# Create an empty CPAN-like repository in directory ~/mypan $ pinto-admin -r ~/mypan create # Get the current version of Plack (and all its dependencies) into the + repository $ pinto-admin -r ~/mypan import Plack # Suppose HTTP::Simple has a bug and you made your own patch as HTTP-S +imple-0.23-PATCHED.tar.gz $ pinto-admin -r ~/mypan add HTTP-Simple-0.23-PATCHED.tar.gz # Point cpan(1) or cpanm(1) at your repository, to install Plack with +your patched HTTP::Simple # cpanm --mirror file:///home/you/mypan --mirror-only Plack # Time passes...and now we decide we want to upgrade the latest Plack, + which is now Plack-2.4 $ pinto-admin -r ~/mypan import Plack-2.4 # It seems that bug in HTTP::Simple has now been fixed. So we can rem +ove our patched version $ pinto-admin -r ~/mypan remove HTTP-Simple-0.23-PATCHED.tar.gz

For this next demonstration, suppose we want to have the latest version of everything in CPAN:

# Create a new repository (or you can use an existing one) $ pinto-admin -r ~/mypan create # Get the latest version of ALL packages from a CPAN (may take a coupl +e hours) $ pinto-admin -r ~/mypan mirror # Now we have a stable snapshot of CPAN we can install from $ cpanm --mirror file:///home/you/mypan --mirror-only Catalyst Moose P +erl::Critic # Time passes...now we want to bring our snapshot up to date with the +tip of CPAN $ pinto-admin -r ~/mypan mirror # But wait! The new Moose-2.1 breaks our code. We want to stay with +our old Moose-1.4 $ pinto-admin -r ~/mypan pin Moose-1.4 # More time passes...We've fixed our code to work with Moose-2.1 $ pinto-admin -r ~/mypan unpin Moose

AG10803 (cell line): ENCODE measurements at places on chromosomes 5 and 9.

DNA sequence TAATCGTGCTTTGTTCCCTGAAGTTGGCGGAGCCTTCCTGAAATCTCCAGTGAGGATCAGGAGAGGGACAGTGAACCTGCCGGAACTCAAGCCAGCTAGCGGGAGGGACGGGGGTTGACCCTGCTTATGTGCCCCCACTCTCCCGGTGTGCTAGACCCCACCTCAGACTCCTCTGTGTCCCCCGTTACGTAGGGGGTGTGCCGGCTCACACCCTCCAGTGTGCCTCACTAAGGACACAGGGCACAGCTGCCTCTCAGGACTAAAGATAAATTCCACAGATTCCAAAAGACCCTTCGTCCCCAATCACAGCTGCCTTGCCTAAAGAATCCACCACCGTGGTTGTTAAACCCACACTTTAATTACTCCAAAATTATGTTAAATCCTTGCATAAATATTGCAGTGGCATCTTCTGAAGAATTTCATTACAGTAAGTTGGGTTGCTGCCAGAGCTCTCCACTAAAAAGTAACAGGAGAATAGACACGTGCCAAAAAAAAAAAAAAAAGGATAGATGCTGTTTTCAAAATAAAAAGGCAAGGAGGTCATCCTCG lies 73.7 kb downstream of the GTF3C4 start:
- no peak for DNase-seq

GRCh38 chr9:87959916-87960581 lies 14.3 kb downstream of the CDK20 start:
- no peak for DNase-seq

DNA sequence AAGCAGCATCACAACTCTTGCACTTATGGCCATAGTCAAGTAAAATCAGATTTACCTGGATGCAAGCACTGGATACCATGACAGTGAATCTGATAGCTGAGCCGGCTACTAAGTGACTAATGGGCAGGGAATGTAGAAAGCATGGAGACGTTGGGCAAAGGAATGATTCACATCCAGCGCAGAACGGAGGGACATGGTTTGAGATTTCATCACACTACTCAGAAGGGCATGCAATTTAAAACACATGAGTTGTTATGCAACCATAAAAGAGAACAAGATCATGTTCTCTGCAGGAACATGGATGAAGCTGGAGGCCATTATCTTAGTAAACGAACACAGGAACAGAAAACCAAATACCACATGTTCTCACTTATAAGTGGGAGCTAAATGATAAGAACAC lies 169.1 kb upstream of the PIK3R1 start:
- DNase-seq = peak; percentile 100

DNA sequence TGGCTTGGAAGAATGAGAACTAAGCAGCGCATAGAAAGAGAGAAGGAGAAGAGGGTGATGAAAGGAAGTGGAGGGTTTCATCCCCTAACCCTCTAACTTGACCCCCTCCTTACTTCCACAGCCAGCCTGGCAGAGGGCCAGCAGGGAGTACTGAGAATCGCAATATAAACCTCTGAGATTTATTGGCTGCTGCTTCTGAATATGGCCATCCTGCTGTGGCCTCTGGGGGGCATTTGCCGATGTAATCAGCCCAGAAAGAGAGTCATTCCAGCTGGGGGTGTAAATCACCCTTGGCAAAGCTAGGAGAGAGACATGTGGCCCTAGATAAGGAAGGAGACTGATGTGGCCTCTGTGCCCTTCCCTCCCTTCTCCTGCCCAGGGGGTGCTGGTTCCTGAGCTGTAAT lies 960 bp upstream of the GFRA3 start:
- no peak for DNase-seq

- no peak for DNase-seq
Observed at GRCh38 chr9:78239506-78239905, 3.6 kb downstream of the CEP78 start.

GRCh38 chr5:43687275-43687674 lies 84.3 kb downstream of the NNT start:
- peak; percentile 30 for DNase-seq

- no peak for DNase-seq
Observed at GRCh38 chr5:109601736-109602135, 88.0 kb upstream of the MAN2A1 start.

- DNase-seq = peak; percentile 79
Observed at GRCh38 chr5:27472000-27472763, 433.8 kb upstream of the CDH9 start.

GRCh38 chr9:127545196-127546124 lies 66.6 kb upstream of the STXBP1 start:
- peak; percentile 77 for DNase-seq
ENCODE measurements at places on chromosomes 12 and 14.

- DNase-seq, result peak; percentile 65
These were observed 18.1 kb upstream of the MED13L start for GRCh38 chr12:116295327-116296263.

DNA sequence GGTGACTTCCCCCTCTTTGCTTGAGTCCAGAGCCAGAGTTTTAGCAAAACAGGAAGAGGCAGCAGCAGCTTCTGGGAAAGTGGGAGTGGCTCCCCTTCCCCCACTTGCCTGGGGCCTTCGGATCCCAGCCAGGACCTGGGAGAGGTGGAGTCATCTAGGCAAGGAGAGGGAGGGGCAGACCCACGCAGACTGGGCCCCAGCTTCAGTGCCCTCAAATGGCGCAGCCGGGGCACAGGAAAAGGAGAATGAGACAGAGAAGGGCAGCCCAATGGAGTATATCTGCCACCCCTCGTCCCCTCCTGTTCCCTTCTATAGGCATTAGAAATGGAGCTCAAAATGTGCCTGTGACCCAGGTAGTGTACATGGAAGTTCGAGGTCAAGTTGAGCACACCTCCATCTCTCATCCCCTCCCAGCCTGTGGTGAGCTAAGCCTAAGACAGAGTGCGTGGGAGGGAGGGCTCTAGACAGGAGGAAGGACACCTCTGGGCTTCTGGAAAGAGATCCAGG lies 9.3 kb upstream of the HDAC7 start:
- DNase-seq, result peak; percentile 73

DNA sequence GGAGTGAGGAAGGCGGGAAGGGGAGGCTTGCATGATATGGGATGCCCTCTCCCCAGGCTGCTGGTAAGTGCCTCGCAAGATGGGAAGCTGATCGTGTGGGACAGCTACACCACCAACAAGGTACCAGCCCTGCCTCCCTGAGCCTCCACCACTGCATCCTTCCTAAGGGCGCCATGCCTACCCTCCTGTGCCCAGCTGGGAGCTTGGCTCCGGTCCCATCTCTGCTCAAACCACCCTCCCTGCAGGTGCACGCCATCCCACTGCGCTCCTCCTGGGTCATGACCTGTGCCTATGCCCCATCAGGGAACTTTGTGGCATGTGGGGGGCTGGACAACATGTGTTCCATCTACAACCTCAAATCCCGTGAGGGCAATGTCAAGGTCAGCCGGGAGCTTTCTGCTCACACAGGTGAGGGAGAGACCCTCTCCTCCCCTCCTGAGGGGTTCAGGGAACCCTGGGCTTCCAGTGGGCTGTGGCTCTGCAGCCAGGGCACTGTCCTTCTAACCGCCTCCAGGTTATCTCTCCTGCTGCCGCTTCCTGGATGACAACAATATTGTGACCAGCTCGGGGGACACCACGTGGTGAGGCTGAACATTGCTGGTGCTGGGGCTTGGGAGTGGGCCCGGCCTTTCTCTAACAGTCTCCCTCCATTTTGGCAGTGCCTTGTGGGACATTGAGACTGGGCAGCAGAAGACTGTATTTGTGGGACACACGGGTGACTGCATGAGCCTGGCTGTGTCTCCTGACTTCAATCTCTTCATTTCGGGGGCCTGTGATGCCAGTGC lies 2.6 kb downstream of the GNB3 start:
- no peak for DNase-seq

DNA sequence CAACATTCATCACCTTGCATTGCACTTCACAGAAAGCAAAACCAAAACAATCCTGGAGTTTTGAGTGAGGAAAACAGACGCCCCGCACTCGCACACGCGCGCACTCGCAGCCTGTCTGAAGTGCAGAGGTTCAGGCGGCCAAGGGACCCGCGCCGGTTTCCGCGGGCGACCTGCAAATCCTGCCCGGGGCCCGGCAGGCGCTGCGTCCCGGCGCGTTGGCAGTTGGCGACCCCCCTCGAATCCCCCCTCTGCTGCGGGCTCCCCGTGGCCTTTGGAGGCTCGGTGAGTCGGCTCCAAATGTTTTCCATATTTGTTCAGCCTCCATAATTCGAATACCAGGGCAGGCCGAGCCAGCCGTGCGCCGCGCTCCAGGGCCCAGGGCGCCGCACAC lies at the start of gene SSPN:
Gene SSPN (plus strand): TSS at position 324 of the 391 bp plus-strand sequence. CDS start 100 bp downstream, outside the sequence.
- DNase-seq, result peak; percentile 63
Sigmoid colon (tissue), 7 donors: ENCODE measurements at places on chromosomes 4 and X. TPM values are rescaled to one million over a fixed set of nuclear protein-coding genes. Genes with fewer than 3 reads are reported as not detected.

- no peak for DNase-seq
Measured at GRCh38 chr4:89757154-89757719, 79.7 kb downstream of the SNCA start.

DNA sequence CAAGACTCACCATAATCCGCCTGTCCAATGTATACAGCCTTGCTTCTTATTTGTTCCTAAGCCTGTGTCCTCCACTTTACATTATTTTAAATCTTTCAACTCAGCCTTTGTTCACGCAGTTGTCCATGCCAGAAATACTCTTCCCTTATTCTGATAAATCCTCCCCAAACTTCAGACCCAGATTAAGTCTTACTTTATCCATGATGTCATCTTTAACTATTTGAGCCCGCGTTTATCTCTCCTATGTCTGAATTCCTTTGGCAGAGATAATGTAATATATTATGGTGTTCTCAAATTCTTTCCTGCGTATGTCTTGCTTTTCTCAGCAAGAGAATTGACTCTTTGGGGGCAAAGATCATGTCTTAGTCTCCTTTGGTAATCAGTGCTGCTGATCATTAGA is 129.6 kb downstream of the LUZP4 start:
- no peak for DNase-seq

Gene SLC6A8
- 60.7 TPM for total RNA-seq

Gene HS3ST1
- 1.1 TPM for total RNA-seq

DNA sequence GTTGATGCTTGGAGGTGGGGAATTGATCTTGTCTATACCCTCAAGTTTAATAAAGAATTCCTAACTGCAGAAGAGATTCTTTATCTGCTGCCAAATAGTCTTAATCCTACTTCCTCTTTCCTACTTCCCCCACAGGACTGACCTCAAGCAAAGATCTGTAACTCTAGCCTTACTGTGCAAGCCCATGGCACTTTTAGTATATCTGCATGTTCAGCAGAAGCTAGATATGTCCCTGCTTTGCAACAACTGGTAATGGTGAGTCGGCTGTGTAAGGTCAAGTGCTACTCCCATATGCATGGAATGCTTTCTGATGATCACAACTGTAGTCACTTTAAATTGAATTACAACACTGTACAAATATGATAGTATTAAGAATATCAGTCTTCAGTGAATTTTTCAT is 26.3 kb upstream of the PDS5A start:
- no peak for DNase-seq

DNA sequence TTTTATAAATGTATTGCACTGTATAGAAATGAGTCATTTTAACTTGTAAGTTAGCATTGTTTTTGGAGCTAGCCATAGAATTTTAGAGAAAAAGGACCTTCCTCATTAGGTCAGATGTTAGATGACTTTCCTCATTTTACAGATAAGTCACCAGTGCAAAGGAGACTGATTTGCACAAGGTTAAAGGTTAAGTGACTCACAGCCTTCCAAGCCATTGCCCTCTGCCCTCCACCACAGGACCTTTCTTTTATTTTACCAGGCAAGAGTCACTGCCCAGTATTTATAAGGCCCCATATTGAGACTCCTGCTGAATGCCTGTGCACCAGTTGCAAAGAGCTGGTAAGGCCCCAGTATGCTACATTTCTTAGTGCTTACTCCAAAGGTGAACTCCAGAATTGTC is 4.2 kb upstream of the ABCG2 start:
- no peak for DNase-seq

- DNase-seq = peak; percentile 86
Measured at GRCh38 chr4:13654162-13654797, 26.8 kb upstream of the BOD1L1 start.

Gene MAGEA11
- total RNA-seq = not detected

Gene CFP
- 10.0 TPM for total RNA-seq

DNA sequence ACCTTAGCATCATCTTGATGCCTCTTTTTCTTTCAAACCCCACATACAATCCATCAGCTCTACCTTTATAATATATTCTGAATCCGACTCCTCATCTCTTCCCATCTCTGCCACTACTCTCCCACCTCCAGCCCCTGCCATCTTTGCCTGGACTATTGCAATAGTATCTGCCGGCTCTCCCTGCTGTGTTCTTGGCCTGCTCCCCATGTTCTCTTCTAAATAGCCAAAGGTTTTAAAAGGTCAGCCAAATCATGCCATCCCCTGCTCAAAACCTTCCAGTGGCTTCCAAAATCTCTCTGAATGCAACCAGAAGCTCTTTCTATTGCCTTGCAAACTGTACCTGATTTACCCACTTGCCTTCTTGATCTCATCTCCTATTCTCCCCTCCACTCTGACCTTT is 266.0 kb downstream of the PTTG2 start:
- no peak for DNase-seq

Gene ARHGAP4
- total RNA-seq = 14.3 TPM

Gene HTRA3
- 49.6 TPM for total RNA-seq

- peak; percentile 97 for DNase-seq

You can actually combine these scenarios in various ways too. At the end of the day, Pinto provides you with a stable, cherry-picked slice of CPAN that you can systematically evolve over time. I'm still figuring out how best to apply that capability. Your insights are much appreciated.

Jeffrey Thalhammer
Imaginative Software Systems

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Re: Announce: Pinto-0.026 -- Curate Your Own CPAN Repository
by DrHyde (Prior) on Dec 08, 2011 at 14:39 UTC

    I confess to having not read the whole post, but ...

    Pinto helps you avoid breakage due to upgrades ... if you "pin" a module to a particular version, have you solved the dependencies problem - ie, that that version might break with a newer version of one of its dependencies, or that pinning it might make future releases of stuff that depends on it break? I gave quite a lot of thought to this when coming up with cpXXXan, but decided that it was Far Too Hard to actually solve properly in my spare time!

      have you solved the dependencies problem - ie, that that version might break with a newer version of one of its dependencies, or that pinning it might make future releases of stuff that depends on it break?

      No, I'm not that smart. Pinto doesn't figure out the optimal dependency graph for you. It just helps you tune the index so that you can (eventually) discover the optimal graph yourself.

      Pinning a package merely holds the index to a particular version of that package. That version could break with newer dependencies (although I certainly could implement a recursive "pin" that would also pin dependencies). And pinning a package could make it impossible for cpan(1) or cpanm(1) to satisfy a prerequisite. In either case, you won't know until you build.

      So finding the optimal dependency graph is still a trial-and-error process. Manually solving this problem for all of the CPAN is probably not feasible. But I'm hopeful that it is feasible for the average project which only uses a small subset of the CPAN.

      Pinto could be used in conjunction with cpXXXan. For example, I could create a Pinto repository to track CP5.12.0AN, and then pin the Pinto repository index to those versions that are compatible with my application. So I'll end up with an index that is most likely to yield a working build of my application on perl 5.12.0.